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Split in cultural conservatives could help Romney

By Kasie Hunt

Associated Press

Published: Friday, Oct. 7 2011 3:00 p.m. MDT

Republican presidential hopeful Herman Cain arrives to make a speech at the Values Voter Summit on Friday, Oct. 7, 2011, in Washington.

Evan Vucci, Associated Press

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WASHINGTON — So far, cultural conservatives aren't rallying behind any one Republican presidential candidate. And if they split among contenders like Rick Perry, Michele Bachmann, Herman Cain and Rick Santorum, it could benefit the White House hopeful who troubles rather than excites them — Mitt Romney.

That scenario, playing out on the campaign trail, also is vividly on display in Washington this weekend at a gathering of conservatives who care deeply about abortion, gay marriage and other social issues.

Drawing distinctions from Romney, Texas Gov. Perry told the crowd on Friday, "For some candidates, pro-life is an election-year slogan to follow the prevailing political winds."

Likewise, former Pennsylvania Sen. Santorum declared, "You know that I have never put social issues and values voters on the back burner. I have been out there fighting and leading the charge."

But Santorum's pitch underscored the problem for Perry, Romney's chief challenger on the right. The Texan is not the only GOP candidate who can make a plausible case to evangelical Christian conservatives.

Other candidates — Minnesota Rep. Bachmann, Santorum, former pizza CEO Cain and former House Speaker Newt Gingrich among them — could peel support away in early voting states like Iowa and South Carolina, where conservative feeling is strong. And that could allow Romney to do better in those primary contests, even if he can't muster a majority of Republican support.

Perry is hardly immune from criticism from his fellow conservative candidates.

Santorum has already assailed him for making comments that suggest that the principle of states' rights makes it acceptable for different states to allow gay marriage.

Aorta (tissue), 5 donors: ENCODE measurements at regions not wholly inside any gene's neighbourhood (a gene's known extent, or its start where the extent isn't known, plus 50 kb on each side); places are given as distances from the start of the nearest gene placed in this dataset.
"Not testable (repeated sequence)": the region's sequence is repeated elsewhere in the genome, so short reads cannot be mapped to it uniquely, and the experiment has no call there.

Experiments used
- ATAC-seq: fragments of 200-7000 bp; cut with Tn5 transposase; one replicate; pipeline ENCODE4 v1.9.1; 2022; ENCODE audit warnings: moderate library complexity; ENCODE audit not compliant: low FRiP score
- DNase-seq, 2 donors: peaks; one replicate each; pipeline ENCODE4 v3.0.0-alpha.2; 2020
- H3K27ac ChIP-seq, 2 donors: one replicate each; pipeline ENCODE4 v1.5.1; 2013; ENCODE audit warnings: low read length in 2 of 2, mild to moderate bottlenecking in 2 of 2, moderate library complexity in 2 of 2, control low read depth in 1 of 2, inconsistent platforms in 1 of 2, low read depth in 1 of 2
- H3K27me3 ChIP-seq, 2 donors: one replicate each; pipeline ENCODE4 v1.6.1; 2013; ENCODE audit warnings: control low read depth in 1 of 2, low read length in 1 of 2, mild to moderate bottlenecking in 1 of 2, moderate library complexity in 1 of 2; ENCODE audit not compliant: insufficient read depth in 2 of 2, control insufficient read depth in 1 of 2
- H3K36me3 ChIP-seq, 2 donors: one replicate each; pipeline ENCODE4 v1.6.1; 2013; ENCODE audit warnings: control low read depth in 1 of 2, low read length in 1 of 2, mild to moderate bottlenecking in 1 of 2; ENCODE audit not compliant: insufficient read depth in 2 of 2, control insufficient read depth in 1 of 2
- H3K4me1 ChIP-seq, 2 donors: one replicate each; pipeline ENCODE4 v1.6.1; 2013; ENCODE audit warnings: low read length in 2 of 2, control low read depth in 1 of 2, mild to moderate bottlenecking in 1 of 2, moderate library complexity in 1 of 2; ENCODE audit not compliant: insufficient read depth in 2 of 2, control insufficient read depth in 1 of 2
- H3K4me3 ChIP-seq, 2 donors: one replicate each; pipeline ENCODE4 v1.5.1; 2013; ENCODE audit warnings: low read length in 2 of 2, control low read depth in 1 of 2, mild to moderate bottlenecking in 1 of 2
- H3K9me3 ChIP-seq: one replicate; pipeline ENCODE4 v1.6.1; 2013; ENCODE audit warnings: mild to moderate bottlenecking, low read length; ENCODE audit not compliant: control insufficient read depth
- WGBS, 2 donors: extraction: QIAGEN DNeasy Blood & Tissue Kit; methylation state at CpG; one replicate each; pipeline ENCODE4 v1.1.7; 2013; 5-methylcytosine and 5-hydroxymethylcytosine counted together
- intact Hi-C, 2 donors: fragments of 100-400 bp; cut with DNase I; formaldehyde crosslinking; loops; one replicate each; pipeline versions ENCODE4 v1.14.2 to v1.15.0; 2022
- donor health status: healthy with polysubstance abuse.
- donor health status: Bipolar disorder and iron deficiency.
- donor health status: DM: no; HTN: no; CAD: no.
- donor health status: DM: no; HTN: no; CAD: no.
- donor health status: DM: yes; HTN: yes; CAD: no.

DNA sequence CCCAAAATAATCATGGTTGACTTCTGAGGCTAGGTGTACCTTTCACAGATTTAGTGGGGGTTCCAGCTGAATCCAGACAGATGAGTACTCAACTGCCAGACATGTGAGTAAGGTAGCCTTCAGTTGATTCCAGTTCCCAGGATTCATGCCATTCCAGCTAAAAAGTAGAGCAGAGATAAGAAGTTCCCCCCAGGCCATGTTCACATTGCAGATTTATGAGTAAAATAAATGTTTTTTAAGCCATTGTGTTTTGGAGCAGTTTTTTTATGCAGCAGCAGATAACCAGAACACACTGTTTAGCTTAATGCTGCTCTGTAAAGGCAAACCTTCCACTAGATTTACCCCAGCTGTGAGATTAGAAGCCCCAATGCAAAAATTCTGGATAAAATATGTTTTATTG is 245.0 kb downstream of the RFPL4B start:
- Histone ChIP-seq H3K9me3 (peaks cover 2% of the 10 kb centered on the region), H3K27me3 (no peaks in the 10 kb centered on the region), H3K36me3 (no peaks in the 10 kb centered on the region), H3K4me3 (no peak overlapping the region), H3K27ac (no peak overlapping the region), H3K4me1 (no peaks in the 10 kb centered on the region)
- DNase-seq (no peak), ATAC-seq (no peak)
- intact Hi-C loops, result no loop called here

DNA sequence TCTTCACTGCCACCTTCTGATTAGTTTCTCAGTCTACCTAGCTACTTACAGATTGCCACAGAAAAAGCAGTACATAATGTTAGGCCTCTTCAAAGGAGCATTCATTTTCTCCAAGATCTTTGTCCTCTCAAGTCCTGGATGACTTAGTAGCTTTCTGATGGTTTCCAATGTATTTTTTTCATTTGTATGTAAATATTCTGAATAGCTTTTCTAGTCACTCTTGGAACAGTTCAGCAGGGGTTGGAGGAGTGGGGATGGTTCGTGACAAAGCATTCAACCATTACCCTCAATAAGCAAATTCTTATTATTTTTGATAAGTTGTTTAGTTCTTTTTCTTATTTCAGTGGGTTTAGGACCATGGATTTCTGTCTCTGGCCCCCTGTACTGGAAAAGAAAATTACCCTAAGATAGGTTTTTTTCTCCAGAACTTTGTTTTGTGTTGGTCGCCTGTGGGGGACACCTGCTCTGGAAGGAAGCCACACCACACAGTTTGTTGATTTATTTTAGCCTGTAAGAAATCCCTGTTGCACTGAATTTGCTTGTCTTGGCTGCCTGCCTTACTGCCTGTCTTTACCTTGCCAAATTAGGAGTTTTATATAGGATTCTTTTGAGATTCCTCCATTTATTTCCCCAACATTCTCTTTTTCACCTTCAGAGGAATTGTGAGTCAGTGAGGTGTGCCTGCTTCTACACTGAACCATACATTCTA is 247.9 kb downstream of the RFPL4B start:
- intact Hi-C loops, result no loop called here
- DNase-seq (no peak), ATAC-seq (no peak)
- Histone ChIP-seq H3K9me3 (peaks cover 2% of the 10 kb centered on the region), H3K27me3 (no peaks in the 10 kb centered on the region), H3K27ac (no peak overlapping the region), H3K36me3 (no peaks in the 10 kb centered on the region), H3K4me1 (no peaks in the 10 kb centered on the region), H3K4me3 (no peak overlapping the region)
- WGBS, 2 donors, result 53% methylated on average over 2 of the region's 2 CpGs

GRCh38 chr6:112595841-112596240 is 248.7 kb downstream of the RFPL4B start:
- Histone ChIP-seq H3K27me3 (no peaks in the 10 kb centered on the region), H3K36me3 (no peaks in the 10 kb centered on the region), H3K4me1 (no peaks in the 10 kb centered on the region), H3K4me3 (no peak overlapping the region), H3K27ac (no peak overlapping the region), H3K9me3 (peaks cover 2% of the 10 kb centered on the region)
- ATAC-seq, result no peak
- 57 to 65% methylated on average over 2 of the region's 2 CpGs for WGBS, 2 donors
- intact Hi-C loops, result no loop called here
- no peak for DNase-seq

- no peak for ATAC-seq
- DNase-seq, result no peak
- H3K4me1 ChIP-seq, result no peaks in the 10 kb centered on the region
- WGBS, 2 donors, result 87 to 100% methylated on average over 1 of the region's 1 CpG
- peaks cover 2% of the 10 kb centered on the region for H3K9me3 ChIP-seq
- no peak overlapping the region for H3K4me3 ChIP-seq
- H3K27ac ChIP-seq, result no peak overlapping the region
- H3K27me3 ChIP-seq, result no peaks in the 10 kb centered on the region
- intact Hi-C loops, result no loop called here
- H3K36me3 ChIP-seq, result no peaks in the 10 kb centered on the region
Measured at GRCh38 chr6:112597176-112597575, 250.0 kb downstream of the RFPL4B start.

Santorum and Bachmann, have also criticized Perry's decision to sign an order requiring sixth-grade girls to receive vaccinations for a common sexually transmitted disease.

For the conservative voters at the conference, Romney has a problematic history. He supported abortion rights earlier in his political career and has struggled to explain why he now opposes abortion. He once vowed to be a strong advocate for gays and lesbians — stronger than Sen. Ted Kennedy, D-Mass., whom he was then running against. Now, he's signed a pledge from the National Organization for Marriage to work to pass a constitutional amendment to define marriage as between one man and one woman. Romney is also a Mormon, a faith that has sparked suspicion among some evangelical conservatives.

"Personally, I know Romney isn't one of my choices. We saw him four years ago and decided against him," said Dan Goddu, a software engineer from Nashua, N.H., who attended the Values Voters Summit.

Romney, the former Massachusetts governor, will make his pitch at the conference on Saturday.

On Friday, the crowd understood Perry's allusions to Romney's shifted position on abortion, along with his insistence on his own steadfastness.

. "To me, it's about the absolute principle that every human being is entitled to life. All human life — all human life — is made in the image of our creator," the Texas governor said.

Perry starts with an advantage over Romney with cultural conservatives. An August Associated Press-GfK poll showed 34 percent of social conservatives really like Perry, while just 20 percent feel that way about Romney.

Perry has often discussed his born-again evangelical Christianity in public. This summer, he hosted more than 20,000 people for a prayer rally in a Houston football stadium. And he has already begun to focus on outreach to religious leaders who can help bring in evangelical Christian voters, a key part of the Republican base in any primary election.

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